To watch livesteam of event click here.
For Immediate Release:
July 25, 2016
The City of Hialeah Joins the American Red Cross and other Partners to Discuss Heat Safety
Mayor Carlos Hernandez and the City Council invite our friends from the media to join us for a first-of-its-kind event, titled “Hot for Hialeah”, on Wednesday, July 27th from noon to 1:45pm at the JFK Library. The City of Hialeah will partner with local leaders, the American Red Cross, Climate Scientist Nicole Hammer, Sea Level Solutions Center of Florida International University with Union of Concerned Scientists, artist Xavier Cortada, and Moms Clean Air Force in order to educate the public about climate change impacts.
According to NASA and NOAA, 2015 was, globally, the hottest year since record keeping began in 1880. The ten hottest years on record have all happened since 1998. The last eight months have all broken records for average monthly global temperatures. Miami is one of the most vulnerable places in the US to extreme heat events caused by climate change. A 2001 NRDC report stated “Projected global warming will raise Florida’s average temperature by between four and ten degrees Fahrenheit over the next 100 years. The summer heat index increase of eight to 15 degrees Fahrenheit will be the most dramatic in the nation.” Preliminary research indicates that Hialeah may experience relatively higher temperatures than other parts of the county. This may be due to various factors including its inland location, extensive urban development and sparse tree canopy. Low-income communities and seniors are some of the most vulnerable to extreme heat events. The City of Hialeah is hosting the American Red Cross and others to educate and empower residents, especially the seniors, in order to create resiliency in the face of climate change impacts.
Following the speakers, a performance piece of an egg frying a solar panel will take place.
Name of Event:
Hot for Hialeah
190 West 49 Street
Hialeah, FL 33012
Date and Time:
July 27th, Noon
About the participants:
The American Red Cross shelters, feeds and provides emotional support to victims of disasters; supplies about 40 percent of the nation’s blood; teaches skills that save lives; provides international humanitarian aid; and supports military members and their families. The Red Cross is a not-for-profit organization that depends on volunteers and the generosity of the American public to perform its mission. For more information, please visit redcross.org or cruzrojaamericana.org, or visit us on Twitter at @SFLRedCross.
As a climate change researcher, Nicole Hernandez Hammer has studied how the cities and regions most vulnerable to the effects of climate change, storm surge and sea-level rise also have large Hispanic populations — something she learned firsthand growing up and living in South Florida. Today Nicole works with the Union of Concerned Scientists as their Southeast Climate Advocate, her focus is to mobilize the Latino community to better understand and address climate change.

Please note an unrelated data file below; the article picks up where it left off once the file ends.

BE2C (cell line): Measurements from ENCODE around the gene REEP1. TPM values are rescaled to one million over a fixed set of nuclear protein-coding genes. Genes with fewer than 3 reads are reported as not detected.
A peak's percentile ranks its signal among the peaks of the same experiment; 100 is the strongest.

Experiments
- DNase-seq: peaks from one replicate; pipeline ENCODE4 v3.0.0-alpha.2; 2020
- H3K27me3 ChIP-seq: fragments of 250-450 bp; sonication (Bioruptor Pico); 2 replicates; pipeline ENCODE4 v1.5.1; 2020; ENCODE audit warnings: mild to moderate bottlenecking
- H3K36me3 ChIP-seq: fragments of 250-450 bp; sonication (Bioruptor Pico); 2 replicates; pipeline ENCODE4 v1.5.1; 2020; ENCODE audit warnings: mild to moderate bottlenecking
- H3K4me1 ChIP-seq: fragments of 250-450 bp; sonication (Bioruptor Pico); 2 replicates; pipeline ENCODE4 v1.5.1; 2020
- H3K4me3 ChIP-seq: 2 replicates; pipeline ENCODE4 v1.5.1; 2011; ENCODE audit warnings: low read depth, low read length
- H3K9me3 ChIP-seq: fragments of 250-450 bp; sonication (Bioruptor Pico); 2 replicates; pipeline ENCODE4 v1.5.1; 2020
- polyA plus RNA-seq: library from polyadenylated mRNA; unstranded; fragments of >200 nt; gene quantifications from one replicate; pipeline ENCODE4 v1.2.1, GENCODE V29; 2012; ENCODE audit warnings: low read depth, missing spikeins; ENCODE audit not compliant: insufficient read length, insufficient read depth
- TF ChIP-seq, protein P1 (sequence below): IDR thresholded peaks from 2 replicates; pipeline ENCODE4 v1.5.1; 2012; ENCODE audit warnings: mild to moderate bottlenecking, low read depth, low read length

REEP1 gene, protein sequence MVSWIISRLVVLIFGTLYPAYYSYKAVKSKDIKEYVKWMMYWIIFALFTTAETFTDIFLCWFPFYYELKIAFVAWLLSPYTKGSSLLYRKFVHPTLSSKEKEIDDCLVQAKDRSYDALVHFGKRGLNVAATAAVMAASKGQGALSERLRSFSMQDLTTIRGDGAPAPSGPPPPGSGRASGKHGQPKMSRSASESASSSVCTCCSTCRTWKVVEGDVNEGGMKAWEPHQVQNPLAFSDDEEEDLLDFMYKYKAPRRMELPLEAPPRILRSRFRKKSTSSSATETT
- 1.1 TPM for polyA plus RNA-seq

Florida International University Sea Level Solutions Center (SLSC):
The Sea Level Solutions Center is dedicated to designing and implementing short- and long-term adaptation strategies for a prosperous South Florida in the 22nd century by advancing the understanding of sea level rise and its impacts, and converting this understanding into actions that benefit society on a global scale.
Xavier Cortada is the Artist-in-Residence, School of Environment, Arts and Society (SEAS), College of Arts, Sciences & Education (CASE) Florida International University and College of Architecture + The Arts (CARTA) Florida International University.
Karina Castillo is the Latino Outreach Organizer for Moms Clean Air Force in Florida. Karina holds a Masters of Professional Science degree in Weather, Climate, and Society from the Rosenstiel School of Marine and Atmospheric Science at the University of Miami. She also holds a Bachelor of Science Degree in Meteorology and Applied Mathematics from the University of Miami. Karina has worked for the National Oceanic and Atmospheric Administration and for the Miami-Dade County Office of Emergency Management.
The City of Hialeah, incorporated in 1925, is the fifth largest municipality in Florida, serving over 233,000 residents living in approximately 20-square miles. Hialeah, located in NW Miami-Dade County, has a Hispanic population of over 94%. A working class community, Hialeah is viewed as an industrial city that continues to grow. “The City of Progress” as known to many, is home to many Cuban exiles. The City of Hialeah is a full service city offering quality and affordable services to residents of all ages and abilities. Hialeah is a vibrant, family oriented community marked by cultural heritage and traditions known for its myriad of mom and pop stores which productively compete against national retail and restaurant chains and franchises. The City of Hialeah is on Twitter, Facebook and Instagram!
To watch livesteam of event click here.